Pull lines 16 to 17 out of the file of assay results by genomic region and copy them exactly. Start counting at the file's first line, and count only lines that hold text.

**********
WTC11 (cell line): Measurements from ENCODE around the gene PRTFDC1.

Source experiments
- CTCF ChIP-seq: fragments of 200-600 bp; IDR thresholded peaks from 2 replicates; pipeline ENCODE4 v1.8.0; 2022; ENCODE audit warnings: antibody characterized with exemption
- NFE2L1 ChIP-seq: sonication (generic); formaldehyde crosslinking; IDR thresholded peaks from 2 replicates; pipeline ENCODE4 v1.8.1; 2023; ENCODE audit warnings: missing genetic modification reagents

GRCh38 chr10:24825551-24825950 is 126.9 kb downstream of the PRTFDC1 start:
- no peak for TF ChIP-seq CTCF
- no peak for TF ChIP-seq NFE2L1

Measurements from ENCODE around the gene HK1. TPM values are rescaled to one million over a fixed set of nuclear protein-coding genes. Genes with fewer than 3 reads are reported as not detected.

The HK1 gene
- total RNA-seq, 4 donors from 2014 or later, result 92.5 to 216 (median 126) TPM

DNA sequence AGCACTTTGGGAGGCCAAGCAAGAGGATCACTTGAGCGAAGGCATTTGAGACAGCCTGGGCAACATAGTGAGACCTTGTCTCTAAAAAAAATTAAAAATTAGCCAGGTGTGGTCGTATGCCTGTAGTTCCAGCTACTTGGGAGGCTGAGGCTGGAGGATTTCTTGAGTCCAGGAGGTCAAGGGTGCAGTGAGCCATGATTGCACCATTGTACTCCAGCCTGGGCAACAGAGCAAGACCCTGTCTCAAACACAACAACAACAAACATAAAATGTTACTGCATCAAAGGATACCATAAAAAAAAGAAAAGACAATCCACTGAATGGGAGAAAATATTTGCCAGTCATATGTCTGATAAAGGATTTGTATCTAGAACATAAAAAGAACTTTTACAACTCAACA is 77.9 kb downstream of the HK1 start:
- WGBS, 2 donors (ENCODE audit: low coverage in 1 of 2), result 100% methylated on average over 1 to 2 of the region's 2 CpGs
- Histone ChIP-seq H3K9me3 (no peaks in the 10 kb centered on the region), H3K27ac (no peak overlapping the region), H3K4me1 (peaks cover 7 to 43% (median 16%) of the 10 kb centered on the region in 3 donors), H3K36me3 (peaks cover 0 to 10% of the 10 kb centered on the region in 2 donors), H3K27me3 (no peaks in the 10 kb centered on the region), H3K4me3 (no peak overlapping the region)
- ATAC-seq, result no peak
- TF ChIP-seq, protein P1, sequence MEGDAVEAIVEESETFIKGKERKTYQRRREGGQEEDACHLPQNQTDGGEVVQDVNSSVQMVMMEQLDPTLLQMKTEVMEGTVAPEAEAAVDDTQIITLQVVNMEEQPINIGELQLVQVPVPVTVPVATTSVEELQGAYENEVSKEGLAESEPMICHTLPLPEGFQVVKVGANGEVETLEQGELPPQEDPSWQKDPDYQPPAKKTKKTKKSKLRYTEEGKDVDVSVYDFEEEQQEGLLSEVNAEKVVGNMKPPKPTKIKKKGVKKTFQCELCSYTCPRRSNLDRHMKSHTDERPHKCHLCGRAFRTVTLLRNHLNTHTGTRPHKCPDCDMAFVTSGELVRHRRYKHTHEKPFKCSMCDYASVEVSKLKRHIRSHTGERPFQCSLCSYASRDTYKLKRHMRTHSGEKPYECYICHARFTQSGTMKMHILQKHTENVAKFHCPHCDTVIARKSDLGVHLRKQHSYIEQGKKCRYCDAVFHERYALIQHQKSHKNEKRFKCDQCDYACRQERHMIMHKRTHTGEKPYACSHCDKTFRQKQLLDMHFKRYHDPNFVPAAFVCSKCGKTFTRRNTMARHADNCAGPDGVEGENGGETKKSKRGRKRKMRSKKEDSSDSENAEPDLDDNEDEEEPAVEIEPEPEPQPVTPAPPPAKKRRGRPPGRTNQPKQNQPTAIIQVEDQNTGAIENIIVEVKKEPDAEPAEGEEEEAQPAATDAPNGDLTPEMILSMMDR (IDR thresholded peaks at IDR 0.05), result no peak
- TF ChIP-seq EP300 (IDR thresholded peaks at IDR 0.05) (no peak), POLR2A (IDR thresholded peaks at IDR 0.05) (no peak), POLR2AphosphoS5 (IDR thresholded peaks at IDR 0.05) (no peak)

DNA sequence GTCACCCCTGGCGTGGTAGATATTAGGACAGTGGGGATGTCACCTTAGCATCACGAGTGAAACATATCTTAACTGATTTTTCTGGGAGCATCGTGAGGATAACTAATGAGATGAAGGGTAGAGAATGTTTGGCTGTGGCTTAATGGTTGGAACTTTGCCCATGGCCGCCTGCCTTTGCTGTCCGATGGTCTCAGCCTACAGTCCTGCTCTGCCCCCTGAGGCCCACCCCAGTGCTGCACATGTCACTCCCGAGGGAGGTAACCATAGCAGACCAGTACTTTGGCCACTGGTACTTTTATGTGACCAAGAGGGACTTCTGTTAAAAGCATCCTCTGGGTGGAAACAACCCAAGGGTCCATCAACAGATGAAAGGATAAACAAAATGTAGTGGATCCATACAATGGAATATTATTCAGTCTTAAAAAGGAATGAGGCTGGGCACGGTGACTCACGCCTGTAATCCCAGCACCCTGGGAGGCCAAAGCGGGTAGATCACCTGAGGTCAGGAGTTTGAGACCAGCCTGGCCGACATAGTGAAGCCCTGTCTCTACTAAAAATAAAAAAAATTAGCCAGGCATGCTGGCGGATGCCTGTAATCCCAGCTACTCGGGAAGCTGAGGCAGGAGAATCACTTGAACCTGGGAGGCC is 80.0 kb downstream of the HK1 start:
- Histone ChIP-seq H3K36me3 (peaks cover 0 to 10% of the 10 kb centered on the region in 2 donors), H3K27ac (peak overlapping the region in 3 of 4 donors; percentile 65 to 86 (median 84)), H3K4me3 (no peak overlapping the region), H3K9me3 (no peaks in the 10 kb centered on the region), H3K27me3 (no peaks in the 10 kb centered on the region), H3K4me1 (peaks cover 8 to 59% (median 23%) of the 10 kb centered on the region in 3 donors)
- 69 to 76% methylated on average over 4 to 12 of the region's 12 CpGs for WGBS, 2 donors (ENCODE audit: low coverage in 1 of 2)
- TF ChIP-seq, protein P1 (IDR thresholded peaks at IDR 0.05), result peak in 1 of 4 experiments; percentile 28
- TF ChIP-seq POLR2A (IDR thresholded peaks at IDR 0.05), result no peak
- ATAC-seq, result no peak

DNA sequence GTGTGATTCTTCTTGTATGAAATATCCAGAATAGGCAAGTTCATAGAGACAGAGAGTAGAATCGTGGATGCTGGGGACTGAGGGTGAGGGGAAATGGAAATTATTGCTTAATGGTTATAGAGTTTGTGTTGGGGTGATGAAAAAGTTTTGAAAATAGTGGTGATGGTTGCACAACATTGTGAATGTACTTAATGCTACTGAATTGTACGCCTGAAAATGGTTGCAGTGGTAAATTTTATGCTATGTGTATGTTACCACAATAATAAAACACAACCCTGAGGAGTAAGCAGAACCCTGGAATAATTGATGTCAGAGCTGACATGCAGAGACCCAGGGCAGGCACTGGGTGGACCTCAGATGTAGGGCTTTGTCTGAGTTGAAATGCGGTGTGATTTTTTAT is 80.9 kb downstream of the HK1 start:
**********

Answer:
- TF ChIP-seq EP300 (IDR thresholded peaks at IDR 0.05) (no peak), POLR2A (IDR thresholded peaks at IDR 0.05) (no peak), POLR2AphosphoS5 (IDR thresholded peaks at IDR 0.05) (no peak)

DNA sequence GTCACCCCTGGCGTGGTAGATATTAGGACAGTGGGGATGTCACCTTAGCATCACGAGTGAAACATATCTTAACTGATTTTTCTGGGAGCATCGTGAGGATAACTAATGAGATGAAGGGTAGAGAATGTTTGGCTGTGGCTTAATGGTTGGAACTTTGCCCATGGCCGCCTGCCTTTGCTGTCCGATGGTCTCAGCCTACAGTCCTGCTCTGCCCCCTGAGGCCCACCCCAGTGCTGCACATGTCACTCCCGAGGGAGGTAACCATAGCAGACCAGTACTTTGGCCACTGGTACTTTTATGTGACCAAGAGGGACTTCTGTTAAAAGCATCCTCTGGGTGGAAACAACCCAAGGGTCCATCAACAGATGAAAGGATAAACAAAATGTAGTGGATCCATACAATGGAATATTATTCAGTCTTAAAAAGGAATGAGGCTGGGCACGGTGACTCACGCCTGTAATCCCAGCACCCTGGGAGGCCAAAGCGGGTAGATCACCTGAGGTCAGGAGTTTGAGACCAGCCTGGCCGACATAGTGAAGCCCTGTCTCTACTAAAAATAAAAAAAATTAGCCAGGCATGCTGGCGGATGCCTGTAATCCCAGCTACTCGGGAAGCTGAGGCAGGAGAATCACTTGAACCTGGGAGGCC is 80.0 kb downstream of the HK1 start: